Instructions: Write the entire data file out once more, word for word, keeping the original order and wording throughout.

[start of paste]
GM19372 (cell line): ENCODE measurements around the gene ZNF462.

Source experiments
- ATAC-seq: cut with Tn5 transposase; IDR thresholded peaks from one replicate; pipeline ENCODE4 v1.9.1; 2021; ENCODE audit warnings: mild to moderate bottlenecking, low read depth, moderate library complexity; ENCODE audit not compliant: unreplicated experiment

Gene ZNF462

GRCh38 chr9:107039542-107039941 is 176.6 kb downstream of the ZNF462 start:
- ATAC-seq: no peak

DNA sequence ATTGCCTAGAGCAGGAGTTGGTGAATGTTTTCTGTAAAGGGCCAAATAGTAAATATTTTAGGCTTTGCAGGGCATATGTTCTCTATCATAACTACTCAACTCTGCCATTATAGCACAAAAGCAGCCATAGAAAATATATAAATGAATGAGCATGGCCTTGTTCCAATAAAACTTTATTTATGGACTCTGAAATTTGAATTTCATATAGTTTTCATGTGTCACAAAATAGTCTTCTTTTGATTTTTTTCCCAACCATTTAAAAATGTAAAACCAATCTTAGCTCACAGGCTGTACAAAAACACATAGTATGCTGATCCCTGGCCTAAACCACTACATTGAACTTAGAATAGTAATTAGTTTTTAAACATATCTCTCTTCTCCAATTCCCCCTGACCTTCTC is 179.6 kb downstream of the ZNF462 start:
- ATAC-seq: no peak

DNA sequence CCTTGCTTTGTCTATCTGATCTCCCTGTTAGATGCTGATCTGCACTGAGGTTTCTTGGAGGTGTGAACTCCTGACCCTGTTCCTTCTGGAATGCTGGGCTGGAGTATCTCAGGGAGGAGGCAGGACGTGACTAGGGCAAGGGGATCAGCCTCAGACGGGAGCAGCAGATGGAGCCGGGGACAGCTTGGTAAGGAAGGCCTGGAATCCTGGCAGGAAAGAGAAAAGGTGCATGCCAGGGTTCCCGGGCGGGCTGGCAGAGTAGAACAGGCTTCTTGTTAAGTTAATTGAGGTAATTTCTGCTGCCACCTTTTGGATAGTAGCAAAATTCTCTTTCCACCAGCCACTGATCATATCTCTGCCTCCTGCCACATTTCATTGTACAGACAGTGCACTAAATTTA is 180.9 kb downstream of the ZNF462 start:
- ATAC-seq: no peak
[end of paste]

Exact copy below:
GM19372 (cell line): ENCODE measurements around the gene ZNF462.

Source experiments
- ATAC-seq: cut with Tn5 transposase; IDR thresholded peaks from one replicate; pipeline ENCODE4 v1.9.1; 2021; ENCODE audit warnings: mild to moderate bottlenecking, low read depth, moderate library complexity; ENCODE audit not compliant: unreplicated experiment

Gene ZNF462

GRCh38 chr9:107039542-107039941 is 176.6 kb downstream of the ZNF462 start:
- ATAC-seq: no peak

DNA sequence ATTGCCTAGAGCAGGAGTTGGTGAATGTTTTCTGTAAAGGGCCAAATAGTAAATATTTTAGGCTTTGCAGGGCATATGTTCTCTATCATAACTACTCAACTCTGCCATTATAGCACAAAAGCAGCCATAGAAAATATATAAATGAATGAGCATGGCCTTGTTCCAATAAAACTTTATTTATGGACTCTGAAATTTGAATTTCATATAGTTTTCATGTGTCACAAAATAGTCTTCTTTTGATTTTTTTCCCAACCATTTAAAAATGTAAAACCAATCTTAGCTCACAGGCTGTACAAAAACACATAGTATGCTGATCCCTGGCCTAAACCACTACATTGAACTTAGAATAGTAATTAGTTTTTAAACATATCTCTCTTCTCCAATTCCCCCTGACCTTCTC is 179.6 kb downstream of the ZNF462 start:
- ATAC-seq: no peak

DNA sequence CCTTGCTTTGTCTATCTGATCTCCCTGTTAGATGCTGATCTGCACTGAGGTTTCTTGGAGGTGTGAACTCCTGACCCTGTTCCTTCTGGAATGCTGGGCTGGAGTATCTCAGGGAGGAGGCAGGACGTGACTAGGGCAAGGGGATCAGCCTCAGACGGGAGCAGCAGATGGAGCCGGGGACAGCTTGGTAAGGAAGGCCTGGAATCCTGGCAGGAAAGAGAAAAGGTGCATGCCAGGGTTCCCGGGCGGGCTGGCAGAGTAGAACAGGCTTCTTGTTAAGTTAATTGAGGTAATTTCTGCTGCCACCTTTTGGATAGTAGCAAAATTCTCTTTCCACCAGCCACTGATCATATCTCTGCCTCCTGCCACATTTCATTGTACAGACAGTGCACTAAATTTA is 180.9 kb downstream of the ZNF462 start:
- ATAC-seq: no peak